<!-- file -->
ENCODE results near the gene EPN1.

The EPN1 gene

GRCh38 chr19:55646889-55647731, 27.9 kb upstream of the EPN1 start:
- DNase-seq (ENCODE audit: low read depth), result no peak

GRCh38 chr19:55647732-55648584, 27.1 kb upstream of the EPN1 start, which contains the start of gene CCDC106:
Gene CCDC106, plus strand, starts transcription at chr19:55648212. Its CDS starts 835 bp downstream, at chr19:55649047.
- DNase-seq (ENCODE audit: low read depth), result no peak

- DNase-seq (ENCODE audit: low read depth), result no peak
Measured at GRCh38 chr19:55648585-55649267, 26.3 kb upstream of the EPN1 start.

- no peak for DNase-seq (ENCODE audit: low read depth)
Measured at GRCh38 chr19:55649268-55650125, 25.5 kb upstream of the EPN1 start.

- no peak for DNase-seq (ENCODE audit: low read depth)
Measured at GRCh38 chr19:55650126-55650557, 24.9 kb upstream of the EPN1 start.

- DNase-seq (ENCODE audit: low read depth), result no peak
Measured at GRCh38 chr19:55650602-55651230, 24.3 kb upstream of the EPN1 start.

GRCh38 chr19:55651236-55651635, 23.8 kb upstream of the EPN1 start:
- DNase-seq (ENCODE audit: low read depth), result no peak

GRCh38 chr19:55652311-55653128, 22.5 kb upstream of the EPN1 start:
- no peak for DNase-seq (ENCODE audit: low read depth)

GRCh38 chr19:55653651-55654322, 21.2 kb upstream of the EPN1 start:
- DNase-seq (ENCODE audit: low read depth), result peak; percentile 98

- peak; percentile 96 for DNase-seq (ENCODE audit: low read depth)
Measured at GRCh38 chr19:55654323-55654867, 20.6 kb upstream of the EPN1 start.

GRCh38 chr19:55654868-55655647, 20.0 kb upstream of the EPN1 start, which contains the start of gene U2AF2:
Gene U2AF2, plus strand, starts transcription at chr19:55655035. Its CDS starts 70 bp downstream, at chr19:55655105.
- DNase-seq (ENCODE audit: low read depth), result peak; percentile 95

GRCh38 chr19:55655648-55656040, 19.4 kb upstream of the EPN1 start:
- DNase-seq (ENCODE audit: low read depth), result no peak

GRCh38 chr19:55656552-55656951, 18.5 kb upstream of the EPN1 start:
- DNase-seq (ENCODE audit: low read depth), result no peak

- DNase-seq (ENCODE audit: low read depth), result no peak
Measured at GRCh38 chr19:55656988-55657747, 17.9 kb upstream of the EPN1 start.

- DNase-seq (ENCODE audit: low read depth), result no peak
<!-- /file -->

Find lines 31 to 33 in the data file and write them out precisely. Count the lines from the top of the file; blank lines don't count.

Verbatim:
- DNase-seq (ENCODE audit: low read depth), result no peak
Measured at GRCh38 chr19:55656988-55657747, 17.9 kb upstream of the EPN1 start.

- DNase-seq (ENCODE audit: low read depth), result no peak